Using Social Proof to Proceed to Checkout | KHWS

Using Social Proof to Proceed to Checkout

Behavioural Insight

The bromance between Barack Obama and Joe Biden continues to keep the meme merchants busy, but there is a serious subtext to the relationship, with the former U.S. President continually using his closest ally as a sanity check during their eight year White House stint.

This principle is equally relevant in the realm of online retail, where consumers look to the experiences of likeminded people before committing to a purchase, especially if it’s big ticket. KHWS’s unique brand commerce approach is based on nine sales triggers, one of which is social proof, which plays a key role in transforming an intrigued individual into a converted customer.

77% of consumers say that product reviews are an important consideration when looking to make an online purchase, illustrating why brands should be building a meaningful social proof component into their marketing strategies. So what does social proof look like in practice?

Amazon is one of the biggest proponents of product reviews, enabling consumers to rate on a five-star scale and leave comments. Take a look at this discussion thread about the Amazon Echo, in which potential buyers seek reinforcement from their peers as to the efficacy of the technology for family members with disabilities.

Expedia is another company that uses social proof as a tool to coax potential holiday goers to checkout. In addition to their impressive Feefo rating, based on over 300,000 customer reviews, they furnish their offers with data on the number of people who have booked the same deal in the last 48 hours, while they create a sense of urgency by using the language of scarcity, complete with hot red font and exclamation marks.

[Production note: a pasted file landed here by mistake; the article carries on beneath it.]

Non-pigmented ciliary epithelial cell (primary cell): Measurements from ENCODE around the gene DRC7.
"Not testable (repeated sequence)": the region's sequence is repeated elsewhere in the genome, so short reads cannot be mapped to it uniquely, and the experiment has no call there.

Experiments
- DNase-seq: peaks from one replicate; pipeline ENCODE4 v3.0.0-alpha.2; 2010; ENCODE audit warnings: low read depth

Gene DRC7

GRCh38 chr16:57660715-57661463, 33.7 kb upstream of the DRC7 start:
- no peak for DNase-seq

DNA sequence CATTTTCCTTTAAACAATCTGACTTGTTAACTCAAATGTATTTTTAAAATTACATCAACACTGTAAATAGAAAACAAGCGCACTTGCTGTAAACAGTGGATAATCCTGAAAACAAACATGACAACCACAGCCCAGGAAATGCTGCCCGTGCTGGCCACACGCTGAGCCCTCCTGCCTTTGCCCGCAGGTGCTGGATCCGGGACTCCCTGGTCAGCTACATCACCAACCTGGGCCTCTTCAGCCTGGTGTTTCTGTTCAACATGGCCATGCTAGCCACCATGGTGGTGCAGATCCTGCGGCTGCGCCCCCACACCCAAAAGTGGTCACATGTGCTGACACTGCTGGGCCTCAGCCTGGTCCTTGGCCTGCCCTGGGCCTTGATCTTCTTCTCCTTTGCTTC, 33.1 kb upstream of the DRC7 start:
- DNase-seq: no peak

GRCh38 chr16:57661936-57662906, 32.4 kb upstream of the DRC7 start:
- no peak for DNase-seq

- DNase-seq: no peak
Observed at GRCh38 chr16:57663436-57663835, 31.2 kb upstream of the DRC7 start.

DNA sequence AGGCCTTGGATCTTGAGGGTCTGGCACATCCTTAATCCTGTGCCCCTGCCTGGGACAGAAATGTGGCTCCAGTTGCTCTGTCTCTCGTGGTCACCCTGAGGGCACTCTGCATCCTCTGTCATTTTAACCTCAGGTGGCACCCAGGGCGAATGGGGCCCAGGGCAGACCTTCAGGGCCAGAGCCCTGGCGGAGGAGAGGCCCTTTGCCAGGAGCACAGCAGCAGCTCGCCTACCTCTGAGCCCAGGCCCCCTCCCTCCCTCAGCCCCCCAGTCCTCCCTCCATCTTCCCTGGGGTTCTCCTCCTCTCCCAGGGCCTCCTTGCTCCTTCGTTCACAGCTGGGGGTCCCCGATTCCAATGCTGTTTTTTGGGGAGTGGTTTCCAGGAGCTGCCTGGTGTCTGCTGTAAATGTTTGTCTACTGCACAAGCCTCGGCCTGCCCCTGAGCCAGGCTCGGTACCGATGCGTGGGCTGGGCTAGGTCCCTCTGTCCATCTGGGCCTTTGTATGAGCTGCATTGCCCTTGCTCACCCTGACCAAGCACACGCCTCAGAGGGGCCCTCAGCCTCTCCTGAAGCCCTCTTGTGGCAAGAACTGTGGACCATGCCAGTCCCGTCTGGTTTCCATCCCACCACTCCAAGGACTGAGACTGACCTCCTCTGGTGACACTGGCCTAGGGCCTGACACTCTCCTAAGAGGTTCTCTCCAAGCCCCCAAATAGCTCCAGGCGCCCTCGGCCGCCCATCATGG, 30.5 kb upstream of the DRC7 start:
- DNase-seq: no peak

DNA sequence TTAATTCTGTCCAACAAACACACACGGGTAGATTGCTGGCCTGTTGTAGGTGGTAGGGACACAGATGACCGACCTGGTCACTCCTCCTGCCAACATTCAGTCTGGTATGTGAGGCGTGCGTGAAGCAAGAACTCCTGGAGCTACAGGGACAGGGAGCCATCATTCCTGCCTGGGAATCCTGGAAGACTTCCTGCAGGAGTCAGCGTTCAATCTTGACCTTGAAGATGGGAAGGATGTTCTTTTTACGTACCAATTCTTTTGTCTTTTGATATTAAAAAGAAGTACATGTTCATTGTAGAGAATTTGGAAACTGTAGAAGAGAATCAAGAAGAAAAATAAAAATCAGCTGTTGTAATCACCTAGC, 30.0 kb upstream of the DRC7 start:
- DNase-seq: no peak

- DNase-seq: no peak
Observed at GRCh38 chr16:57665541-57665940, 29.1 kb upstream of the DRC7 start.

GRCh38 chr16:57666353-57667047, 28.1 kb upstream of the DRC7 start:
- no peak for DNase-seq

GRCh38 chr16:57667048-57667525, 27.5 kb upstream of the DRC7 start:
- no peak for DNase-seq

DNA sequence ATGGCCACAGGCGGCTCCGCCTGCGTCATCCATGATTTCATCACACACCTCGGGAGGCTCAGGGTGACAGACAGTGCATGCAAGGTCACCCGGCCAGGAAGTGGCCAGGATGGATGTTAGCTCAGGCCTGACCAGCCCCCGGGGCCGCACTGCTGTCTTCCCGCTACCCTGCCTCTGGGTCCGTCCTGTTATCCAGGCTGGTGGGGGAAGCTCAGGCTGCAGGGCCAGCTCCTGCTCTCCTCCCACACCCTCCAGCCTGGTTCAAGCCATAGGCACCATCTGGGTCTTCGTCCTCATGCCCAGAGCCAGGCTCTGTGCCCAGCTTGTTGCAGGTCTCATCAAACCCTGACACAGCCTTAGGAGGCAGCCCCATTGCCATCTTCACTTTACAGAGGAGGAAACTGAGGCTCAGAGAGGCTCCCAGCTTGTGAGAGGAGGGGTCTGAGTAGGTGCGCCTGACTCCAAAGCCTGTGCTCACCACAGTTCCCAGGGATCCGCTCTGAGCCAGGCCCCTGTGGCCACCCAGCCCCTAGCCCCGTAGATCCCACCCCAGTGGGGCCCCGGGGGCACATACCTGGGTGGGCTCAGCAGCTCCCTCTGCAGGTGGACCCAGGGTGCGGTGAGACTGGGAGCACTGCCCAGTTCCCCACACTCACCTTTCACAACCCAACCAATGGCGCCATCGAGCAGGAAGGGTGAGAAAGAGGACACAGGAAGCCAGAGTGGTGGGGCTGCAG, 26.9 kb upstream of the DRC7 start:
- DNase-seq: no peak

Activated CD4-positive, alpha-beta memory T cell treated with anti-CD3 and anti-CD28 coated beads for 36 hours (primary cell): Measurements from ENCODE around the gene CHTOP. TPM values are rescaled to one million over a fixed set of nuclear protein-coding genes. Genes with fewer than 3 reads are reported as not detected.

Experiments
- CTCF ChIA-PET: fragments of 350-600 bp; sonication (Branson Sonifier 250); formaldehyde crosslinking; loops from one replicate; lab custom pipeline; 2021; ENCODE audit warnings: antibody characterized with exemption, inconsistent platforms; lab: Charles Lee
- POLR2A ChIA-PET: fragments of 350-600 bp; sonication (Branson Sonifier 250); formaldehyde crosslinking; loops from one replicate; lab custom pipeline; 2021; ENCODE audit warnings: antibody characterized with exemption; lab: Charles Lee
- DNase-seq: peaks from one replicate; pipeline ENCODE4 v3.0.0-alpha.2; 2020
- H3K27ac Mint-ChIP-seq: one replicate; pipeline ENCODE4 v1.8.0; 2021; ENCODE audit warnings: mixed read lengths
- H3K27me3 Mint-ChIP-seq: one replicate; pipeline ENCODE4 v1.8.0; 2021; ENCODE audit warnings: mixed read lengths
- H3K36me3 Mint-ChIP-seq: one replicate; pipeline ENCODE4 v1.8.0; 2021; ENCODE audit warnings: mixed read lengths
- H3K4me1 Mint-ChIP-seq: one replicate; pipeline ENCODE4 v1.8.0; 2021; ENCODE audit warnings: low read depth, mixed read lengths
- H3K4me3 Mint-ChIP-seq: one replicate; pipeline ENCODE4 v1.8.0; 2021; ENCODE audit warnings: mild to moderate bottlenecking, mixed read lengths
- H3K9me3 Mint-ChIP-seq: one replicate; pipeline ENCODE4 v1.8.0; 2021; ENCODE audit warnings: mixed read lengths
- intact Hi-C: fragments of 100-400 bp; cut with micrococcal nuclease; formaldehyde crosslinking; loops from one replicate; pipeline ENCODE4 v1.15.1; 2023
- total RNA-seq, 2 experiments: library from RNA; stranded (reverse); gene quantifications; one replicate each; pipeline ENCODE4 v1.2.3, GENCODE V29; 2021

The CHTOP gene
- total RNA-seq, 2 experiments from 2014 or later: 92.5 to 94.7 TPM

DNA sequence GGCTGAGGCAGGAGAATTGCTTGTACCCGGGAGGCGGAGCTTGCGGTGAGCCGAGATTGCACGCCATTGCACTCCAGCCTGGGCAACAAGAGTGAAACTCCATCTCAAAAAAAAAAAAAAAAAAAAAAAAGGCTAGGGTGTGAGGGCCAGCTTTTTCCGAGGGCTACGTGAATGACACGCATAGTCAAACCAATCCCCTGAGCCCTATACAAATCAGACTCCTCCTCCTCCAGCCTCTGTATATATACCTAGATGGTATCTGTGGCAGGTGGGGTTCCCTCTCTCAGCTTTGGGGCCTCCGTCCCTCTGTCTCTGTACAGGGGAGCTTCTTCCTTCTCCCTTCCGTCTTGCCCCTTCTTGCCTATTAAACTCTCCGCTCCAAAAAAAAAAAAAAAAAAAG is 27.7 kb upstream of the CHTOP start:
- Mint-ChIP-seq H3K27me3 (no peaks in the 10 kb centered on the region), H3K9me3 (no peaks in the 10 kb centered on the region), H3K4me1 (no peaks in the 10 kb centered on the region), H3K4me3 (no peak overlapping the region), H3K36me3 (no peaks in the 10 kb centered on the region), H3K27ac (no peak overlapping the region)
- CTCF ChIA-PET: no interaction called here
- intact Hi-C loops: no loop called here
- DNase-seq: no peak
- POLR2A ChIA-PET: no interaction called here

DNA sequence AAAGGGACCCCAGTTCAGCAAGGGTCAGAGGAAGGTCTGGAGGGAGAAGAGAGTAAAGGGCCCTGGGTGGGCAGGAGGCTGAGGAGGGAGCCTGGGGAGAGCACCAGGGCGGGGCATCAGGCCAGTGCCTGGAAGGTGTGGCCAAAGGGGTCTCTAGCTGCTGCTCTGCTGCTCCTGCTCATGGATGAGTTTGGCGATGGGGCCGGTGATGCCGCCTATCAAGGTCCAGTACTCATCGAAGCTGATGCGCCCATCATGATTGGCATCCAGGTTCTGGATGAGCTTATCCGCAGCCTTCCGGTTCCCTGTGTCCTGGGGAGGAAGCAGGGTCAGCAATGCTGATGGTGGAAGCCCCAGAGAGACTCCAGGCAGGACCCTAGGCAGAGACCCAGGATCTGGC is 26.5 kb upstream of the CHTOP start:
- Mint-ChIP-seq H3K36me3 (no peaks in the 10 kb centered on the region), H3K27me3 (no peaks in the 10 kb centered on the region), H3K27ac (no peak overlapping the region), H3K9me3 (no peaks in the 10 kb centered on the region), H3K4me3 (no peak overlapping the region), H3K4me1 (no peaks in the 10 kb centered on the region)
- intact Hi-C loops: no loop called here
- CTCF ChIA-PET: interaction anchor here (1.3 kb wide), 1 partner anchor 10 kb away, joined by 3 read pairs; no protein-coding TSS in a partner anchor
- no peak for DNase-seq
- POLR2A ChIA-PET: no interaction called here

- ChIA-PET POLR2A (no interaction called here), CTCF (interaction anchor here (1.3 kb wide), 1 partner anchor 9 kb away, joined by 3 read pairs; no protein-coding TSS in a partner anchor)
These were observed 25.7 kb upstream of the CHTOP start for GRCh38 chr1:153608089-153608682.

Apple has excelled when it comes to using consumer-generated imagery for its billboard marketing, presenting a series of breathtaking pictures snapped from nothing more than iPhone cameras. As you’d expect, the final ads are immaculately executed, but there’s something warmly reassuring about the hero images coming from your Average Joes and Janes. Apple are saying: “Hey, check this out, it’s awesome. But don’t take our word for it…”

It’s human instinct to seek validation when making an important decision. Having your plan reinforced by someone else provides a comfort blanket, assurance that your potentially pivotal action is logical and correct – tellingly, this seems to be an instinct the current U.S. President is missing.